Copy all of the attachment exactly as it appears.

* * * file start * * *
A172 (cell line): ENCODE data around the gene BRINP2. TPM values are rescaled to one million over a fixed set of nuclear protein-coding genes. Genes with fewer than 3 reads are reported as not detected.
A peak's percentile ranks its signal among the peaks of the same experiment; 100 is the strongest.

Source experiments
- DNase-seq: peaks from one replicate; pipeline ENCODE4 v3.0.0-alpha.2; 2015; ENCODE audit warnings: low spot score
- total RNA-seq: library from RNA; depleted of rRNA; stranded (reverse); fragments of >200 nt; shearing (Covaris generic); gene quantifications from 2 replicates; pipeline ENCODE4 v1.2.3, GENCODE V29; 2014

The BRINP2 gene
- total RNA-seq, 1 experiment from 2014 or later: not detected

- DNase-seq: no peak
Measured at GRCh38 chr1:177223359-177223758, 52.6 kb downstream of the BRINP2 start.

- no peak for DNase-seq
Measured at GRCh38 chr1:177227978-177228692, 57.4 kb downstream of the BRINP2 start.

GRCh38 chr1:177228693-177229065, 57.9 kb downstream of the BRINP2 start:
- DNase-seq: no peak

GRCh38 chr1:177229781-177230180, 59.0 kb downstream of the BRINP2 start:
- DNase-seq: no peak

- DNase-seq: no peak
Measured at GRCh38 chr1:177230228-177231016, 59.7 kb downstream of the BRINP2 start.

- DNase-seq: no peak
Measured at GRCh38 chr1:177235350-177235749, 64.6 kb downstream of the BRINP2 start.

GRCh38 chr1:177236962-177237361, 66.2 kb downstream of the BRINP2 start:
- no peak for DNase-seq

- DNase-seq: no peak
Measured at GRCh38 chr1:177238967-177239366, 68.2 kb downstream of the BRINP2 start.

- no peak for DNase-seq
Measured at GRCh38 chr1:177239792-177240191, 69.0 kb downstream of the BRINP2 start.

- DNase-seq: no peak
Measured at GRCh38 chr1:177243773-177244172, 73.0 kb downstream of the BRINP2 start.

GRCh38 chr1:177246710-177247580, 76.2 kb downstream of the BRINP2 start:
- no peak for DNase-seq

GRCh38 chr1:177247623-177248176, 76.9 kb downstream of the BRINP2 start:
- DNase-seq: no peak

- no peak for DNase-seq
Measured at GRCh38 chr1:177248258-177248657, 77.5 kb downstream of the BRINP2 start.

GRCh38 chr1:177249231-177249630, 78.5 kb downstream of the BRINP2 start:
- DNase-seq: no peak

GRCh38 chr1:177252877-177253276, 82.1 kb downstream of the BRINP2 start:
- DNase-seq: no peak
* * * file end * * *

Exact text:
A172 (cell line): ENCODE data around the gene BRINP2. TPM values are rescaled to one million over a fixed set of nuclear protein-coding genes. Genes with fewer than 3 reads are reported as not detected.
A peak's percentile ranks its signal among the peaks of the same experiment; 100 is the strongest.

Source experiments
- DNase-seq: peaks from one replicate; pipeline ENCODE4 v3.0.0-alpha.2; 2015; ENCODE audit warnings: low spot score
- total RNA-seq: library from RNA; depleted of rRNA; stranded (reverse); fragments of >200 nt; shearing (Covaris generic); gene quantifications from 2 replicates; pipeline ENCODE4 v1.2.3, GENCODE V29; 2014

The BRINP2 gene
- total RNA-seq, 1 experiment from 2014 or later: not detected

- DNase-seq: no peak
Measured at GRCh38 chr1:177223359-177223758, 52.6 kb downstream of the BRINP2 start.

- no peak for DNase-seq
Measured at GRCh38 chr1:177227978-177228692, 57.4 kb downstream of the BRINP2 start.

GRCh38 chr1:177228693-177229065, 57.9 kb downstream of the BRINP2 start:
- DNase-seq: no peak

GRCh38 chr1:177229781-177230180, 59.0 kb downstream of the BRINP2 start:
- DNase-seq: no peak

- DNase-seq: no peak
Measured at GRCh38 chr1:177230228-177231016, 59.7 kb downstream of the BRINP2 start.

- DNase-seq: no peak
Measured at GRCh38 chr1:177235350-177235749, 64.6 kb downstream of the BRINP2 start.

GRCh38 chr1:177236962-177237361, 66.2 kb downstream of the BRINP2 start:
- no peak for DNase-seq

- DNase-seq: no peak
Measured at GRCh38 chr1:177238967-177239366, 68.2 kb downstream of the BRINP2 start.

- no peak for DNase-seq
Measured at GRCh38 chr1:177239792-177240191, 69.0 kb downstream of the BRINP2 start.

- DNase-seq: no peak
Measured at GRCh38 chr1:177243773-177244172, 73.0 kb downstream of the BRINP2 start.

GRCh38 chr1:177246710-177247580, 76.2 kb downstream of the BRINP2 start:
- no peak for DNase-seq

GRCh38 chr1:177247623-177248176, 76.9 kb downstream of the BRINP2 start:
- DNase-seq: no peak

- no peak for DNase-seq
Measured at GRCh38 chr1:177248258-177248657, 77.5 kb downstream of the BRINP2 start.

GRCh38 chr1:177249231-177249630, 78.5 kb downstream of the BRINP2 start:
- DNase-seq: no peak

GRCh38 chr1:177252877-177253276, 82.1 kb downstream of the BRINP2 start:
- DNase-seq: no peak